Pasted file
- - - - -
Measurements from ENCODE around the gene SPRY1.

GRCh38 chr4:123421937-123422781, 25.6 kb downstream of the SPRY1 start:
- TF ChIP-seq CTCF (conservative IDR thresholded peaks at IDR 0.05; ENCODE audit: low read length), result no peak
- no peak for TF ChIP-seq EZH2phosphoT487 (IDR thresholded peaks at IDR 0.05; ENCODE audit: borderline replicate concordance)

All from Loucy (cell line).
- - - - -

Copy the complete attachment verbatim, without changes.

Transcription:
Measurements from ENCODE around the gene SPRY1.

GRCh38 chr4:123421937-123422781, 25.6 kb downstream of the SPRY1 start:
- TF ChIP-seq CTCF (conservative IDR thresholded peaks at IDR 0.05; ENCODE audit: low read length), result no peak
- no peak for TF ChIP-seq EZH2phosphoT487 (IDR thresholded peaks at IDR 0.05; ENCODE audit: borderline replicate concordance)

All from Loucy (cell line).